Elderflower and Blue Elderberry

elderflower forage 2

elderflower forage 3

elderflower forage 1

Though more commonly known for its berries, flowering heads from the elderberry tree have been foraged for thousands of years. The flowers have a subtle sweet flavor and delicate aroma. Uses include liquor infusion, ice cream flavoring, syrup flavoring and trail food (just pop it in your mouth).

The elderflowers grow in soft tuft-like cluster heads in Spring. These same flowers will later transform into the small dark berries famously used to make elderberry wine. The flowers range in hue from pale buttery yellow to off white.

It’s best to harvest edlerflowers in the morning hours while they are open wide. You should also use them within an hour or two of harvesting, as their delicate scent soon begins to fade. The scent of the elderflower is at least as important as its taste, so don’t delay.

The elderberries themselves are often used to make wine, pies, jelly, jam, etc. Though certain elderberry varieties are toxic, the variety that most commonly grows in California, Blue Elderberry, is more or less safe to consume, but only when the berries are fully ripe. Do not eat green or partially unripe berries, as they are somewhat poisonous.

My Recipe: Elderflower Martinis

1/3 plastic shopping bag of elderflower heads
1 cup water
1 cup sugar
1 lemon
citric acid
lime wedge

Several days before serving your elderflower martinis, you’ll need to prepare your elderflower syrup. Gently submerge elderflowers in cold water to remove insects and debris. Drain, then stuff firmly into the bottom of a glass jar. Using a fine grater, grate your entire lemon’s surface for zest, place into glass jar. Squeeze juice of same lemon into jar, using a strainer to extract seeds. Combine water and sugar in saucepan, bring to low boil while stirring constantly. When sugar is entirely dissolved, remove from heat. Pour into glass jar, completely covering elderflowers and lemon. TIP: to prevent the hot syrup from cracking your glass jar, either allow to cool or place a lage metal spoon in jar before pouring! Push flowers down firmly to submerge if needed. Add pinch of citric acid. Close jar, and let stand at room temperature for 2-4 days. Finally, remove all solids by straining through cheesecloth into sterilized container. Store in refrigerator or freeze.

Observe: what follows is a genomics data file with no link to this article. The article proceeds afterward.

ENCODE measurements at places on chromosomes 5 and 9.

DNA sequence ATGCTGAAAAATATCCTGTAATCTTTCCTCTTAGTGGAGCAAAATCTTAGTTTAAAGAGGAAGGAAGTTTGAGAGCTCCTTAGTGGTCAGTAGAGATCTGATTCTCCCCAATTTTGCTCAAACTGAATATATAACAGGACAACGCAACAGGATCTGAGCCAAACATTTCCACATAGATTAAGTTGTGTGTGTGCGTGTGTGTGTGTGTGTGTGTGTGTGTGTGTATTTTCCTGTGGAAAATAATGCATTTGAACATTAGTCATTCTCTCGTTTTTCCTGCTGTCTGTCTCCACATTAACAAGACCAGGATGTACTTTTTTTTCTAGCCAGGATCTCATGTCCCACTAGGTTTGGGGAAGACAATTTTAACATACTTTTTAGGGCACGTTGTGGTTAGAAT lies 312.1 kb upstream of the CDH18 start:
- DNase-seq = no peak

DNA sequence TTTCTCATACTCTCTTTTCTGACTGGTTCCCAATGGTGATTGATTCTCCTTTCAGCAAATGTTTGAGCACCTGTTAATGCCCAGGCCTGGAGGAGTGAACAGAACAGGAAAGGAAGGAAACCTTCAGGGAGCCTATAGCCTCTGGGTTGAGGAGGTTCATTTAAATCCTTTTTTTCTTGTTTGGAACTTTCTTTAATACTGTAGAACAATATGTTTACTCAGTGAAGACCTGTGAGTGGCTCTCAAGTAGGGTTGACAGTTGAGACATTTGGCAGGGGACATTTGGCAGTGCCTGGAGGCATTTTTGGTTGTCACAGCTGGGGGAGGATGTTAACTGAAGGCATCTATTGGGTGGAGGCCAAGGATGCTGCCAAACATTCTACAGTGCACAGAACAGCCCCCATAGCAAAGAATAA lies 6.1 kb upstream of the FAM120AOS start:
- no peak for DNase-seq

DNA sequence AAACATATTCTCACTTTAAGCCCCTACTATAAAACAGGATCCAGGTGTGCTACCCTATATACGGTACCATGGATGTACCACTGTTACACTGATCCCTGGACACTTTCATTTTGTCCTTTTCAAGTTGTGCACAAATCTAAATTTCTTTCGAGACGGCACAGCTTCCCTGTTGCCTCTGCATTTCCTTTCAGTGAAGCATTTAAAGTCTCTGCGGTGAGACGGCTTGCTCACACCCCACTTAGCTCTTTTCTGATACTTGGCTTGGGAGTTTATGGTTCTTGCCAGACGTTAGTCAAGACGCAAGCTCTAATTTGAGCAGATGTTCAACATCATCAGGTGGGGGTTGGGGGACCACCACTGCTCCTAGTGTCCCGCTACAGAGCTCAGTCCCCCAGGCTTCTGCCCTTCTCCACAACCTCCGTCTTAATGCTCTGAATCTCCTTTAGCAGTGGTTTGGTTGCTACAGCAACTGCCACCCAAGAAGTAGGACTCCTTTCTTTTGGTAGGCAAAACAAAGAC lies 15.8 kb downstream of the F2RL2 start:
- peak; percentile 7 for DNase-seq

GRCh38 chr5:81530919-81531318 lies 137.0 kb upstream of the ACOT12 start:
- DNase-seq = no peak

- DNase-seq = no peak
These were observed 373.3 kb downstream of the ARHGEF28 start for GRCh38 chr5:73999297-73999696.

Now comes time for your martini. Place 2 shots of vodka, 1 shot of elderflower syrup and 8 ice cubes into martini shaker. Put on cap and shake vigorously for at least 30 seconds. Strain into martini glass, garnish with thin sliced lime wedge. Enjoy.

My Recipe: Elderberry-Infused Vinegar

2 cups elderberries
2 cups high-quality wine vinegar
1/4 cup brown sugar

This recipe is delicious on salad and in cooking. Pick fully ripe berries, wash, de-stem, and freeze. Freezing makes it MUCH easier to remove the stems. After frozen, remove berries from stems. Be careful to remove as much stem as possible as they can lend a bitter flavor. Smash berries as thoroughly as possible. Place smashed berries and vinegar in container, then cover with cheese cloth. Let the mixture stand for 3-5 days, stirring occasionally. Place in sauce pan, add brown sugar, and simmer for 10 minutes. After cooled, transfer to sterilized glass container for storage. A wine bottle should work nicely.